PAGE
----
Vintage Kimono ~ The Taishō period (1912-1926)

The Taishō period (1912-1926)

The striking pattern of this kimono reveals the dynamism of Japanese textile design in the early 20th century. A traditional motif of pine trees, plum blossoms and clouds has been dramatically enlarged, the bold design reflecting the confident spirit of the period. The pine trees have been executed in a method of tie-dyeing called shibori, while the plum blossoms are lavishly embroidered in orange, yellow and gold. These auspicious motifs and expensive techniques suggest this may have been a garment for a very special occasion, or perhaps that the young woman who wore it was a geisha.
Kimono, 1910-1930. Museum no. FE.17-1994

  Many early 20th-century kimono are made from meisen, a fabric woven from silk obtained from defective cocoons. The introduction of mechanised spinning technology meant it was possible to use this lower-quality silk to create a thick, lustrous material that was both long-lasting and relatively inexpensive. Patterned with chemical dyes using an innovative direct-dyeing technique, meisen became the fabric of choice for women's fashionable, casual kimono. In this garment a western and thus quite exotic motif, the tulip, has been rendered with limited but striking colours in a bold arabesque design.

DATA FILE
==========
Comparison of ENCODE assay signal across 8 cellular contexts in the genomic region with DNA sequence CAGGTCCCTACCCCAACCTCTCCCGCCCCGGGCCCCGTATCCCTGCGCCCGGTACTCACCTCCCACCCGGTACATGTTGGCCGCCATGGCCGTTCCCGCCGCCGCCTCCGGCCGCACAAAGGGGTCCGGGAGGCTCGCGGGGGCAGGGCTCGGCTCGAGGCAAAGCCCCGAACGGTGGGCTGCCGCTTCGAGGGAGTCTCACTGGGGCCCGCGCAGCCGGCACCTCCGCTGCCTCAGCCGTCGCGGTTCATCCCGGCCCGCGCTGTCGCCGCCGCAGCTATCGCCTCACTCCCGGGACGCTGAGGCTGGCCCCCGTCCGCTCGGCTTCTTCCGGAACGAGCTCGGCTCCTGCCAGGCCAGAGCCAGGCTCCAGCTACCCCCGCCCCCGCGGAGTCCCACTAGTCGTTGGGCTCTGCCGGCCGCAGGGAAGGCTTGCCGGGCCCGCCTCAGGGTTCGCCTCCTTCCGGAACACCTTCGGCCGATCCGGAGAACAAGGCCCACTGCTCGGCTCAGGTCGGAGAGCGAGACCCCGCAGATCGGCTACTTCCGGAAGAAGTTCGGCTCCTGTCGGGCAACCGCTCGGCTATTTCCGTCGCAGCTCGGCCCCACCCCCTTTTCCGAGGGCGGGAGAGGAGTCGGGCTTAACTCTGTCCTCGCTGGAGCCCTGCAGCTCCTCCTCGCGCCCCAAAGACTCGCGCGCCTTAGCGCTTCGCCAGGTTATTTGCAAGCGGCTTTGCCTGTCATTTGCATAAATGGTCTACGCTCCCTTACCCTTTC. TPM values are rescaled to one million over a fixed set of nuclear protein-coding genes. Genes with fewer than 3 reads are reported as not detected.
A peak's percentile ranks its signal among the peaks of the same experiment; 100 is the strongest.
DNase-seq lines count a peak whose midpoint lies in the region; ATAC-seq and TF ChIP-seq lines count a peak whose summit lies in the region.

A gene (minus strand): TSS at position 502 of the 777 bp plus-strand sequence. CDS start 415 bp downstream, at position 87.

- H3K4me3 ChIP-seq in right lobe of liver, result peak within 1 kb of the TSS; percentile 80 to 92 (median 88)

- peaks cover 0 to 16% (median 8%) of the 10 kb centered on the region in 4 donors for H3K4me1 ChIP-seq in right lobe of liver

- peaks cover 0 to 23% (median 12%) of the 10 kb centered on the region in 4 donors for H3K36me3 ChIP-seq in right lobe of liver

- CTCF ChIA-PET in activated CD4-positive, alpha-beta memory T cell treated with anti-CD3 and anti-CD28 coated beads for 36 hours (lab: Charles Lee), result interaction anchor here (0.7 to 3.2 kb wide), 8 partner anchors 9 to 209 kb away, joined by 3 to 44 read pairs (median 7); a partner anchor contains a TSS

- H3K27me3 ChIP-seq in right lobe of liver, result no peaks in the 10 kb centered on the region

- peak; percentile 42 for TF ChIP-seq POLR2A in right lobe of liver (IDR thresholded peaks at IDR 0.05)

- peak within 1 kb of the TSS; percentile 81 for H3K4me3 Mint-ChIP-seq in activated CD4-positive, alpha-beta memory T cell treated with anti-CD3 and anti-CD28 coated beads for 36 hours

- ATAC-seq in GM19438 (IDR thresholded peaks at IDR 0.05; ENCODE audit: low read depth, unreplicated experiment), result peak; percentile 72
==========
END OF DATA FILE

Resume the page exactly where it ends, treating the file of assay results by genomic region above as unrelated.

Kimono, 1910-1930. Museum no. FE.144-2002

  The early 20th century saw the introduction of new textile techniques in Japan which speeded up traditional hand-tied resist-dyeing methods. Chemical dyes mixed with rice-paste were applied through stencils to the warp (longitudinal) and/or weft (horizontal) threads prior to weaving. Stencil-printing both warp and weft allowed for the creation of complex images such as the buildings that decorate this kimono. The dense pattern and limited colours create a very modern, almost abstract effect.
Kimono, 1920-1950. Museum no. FE.145-2002